“Since our primary and secondary education system offers all courses in English, our focus is less on language skills, more on computer skills. Offering Belizeans the opportunity to increase their technology knowledge would not only make Belize comparable to other Central American countries, but even give Belize the chance to surpass their BPO/ITO industry growth.”
Job candidates from Belize are well-educated but often lack a grounding in practical skills. One sobering statistic that makes a great case for business in Belize is that on average 5,000 students graduate annually from the Belize educational system, but only 20% of them have a remote chance of attaining a job. For every call center job opening in Belize, on average 24 applicants have an associates degree or higher.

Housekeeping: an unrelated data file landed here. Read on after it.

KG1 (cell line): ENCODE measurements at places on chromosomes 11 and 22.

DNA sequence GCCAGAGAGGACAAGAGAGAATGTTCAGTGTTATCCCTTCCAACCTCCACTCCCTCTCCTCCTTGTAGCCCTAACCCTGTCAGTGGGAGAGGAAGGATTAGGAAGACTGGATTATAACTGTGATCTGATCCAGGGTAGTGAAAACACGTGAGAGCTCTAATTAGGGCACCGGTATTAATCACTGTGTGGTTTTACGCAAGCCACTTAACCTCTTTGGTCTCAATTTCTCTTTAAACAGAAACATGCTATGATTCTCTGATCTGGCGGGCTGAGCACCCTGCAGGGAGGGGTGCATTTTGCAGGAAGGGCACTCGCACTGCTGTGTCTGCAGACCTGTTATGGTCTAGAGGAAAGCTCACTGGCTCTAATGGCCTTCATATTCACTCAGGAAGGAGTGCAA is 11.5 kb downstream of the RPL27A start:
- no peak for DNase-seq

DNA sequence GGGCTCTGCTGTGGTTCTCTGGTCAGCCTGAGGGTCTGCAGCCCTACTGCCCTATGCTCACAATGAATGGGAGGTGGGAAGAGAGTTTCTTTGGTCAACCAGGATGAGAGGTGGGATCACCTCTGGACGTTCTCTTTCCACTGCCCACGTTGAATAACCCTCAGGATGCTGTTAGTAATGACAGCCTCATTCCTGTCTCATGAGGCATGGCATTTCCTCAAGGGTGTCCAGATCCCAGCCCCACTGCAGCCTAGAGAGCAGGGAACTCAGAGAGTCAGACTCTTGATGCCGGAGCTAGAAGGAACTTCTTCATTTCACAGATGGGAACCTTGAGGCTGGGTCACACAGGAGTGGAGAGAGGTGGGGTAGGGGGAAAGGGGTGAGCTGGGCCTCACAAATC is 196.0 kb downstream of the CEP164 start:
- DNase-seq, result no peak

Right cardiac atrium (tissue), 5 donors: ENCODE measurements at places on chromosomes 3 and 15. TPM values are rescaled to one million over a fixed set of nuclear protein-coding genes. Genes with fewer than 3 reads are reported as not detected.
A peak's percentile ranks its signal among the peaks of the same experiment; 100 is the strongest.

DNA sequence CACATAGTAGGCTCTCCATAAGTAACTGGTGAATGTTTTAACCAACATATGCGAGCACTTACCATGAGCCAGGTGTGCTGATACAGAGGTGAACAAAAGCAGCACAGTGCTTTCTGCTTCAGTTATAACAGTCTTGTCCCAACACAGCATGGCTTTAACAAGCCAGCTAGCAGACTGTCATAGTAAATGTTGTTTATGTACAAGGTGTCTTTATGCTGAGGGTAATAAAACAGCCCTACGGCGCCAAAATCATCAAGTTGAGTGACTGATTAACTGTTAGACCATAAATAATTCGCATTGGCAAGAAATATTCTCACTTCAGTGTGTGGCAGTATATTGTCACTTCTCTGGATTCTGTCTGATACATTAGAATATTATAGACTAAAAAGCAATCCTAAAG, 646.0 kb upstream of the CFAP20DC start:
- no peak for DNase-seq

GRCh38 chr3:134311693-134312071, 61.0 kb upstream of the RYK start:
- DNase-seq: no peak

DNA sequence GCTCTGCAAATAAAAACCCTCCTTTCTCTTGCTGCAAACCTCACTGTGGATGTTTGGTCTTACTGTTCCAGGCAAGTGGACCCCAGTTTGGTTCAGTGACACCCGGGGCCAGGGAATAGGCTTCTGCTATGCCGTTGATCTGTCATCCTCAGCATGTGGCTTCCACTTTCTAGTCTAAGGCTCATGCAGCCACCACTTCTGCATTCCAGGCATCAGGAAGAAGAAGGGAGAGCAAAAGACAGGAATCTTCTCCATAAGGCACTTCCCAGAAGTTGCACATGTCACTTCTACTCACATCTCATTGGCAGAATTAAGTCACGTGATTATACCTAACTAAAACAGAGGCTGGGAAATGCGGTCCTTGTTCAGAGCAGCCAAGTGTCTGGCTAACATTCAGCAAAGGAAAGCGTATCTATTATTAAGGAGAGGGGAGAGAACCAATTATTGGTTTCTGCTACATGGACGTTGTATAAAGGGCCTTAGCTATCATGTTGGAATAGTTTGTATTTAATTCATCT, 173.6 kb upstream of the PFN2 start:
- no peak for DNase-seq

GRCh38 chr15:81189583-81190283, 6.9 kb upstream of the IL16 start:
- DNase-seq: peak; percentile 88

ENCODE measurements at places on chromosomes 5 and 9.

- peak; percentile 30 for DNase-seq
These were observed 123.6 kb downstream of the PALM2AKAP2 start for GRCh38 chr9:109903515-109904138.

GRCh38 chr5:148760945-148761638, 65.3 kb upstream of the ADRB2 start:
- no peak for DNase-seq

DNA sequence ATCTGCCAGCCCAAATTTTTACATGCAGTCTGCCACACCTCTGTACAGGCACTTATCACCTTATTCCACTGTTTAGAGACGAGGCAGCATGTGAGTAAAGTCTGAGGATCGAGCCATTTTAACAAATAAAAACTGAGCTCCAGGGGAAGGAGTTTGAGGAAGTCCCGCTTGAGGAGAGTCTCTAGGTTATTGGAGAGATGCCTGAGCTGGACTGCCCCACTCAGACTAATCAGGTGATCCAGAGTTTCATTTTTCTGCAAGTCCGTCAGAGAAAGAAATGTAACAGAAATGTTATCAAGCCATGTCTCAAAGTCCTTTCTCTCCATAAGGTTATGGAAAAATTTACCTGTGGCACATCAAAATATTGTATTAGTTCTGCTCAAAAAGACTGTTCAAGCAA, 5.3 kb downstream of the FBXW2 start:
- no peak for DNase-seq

Sobers said that many Belizeans who do have technological knowledge have attained it through personal training. With the increase of certified training centers, such as the Belize National ICT Center in Belmopan, the education level of the labor force will be enhanced, he said.
Other Central American countries have shown that to increase employment, enter the world of low-cost outsourcing. Belize has a lot more work to do to succeed in the that world. Progress is being made in that the government is starting to focus more on jobs.

I predict that the next 18 months will determine if Belize can provide one of the better offshoring and nearshoring platforms. In the end, the key will be if Belize can capitalize on the “Central America trifecta”: the necessary language, the abundance of talent, and the right cost.
For additional insight on my recent economic-analysis trip to Belize, feel free to contact me at

Jeff Pappas is the Executive Vice President of Arledge Partners Real Estate Group, in Dallas. Arledge Partners focuses on international site selection, labor analytic studies, incentive negotiations, and real estate identification and acquisition for the contact services/BPO industry.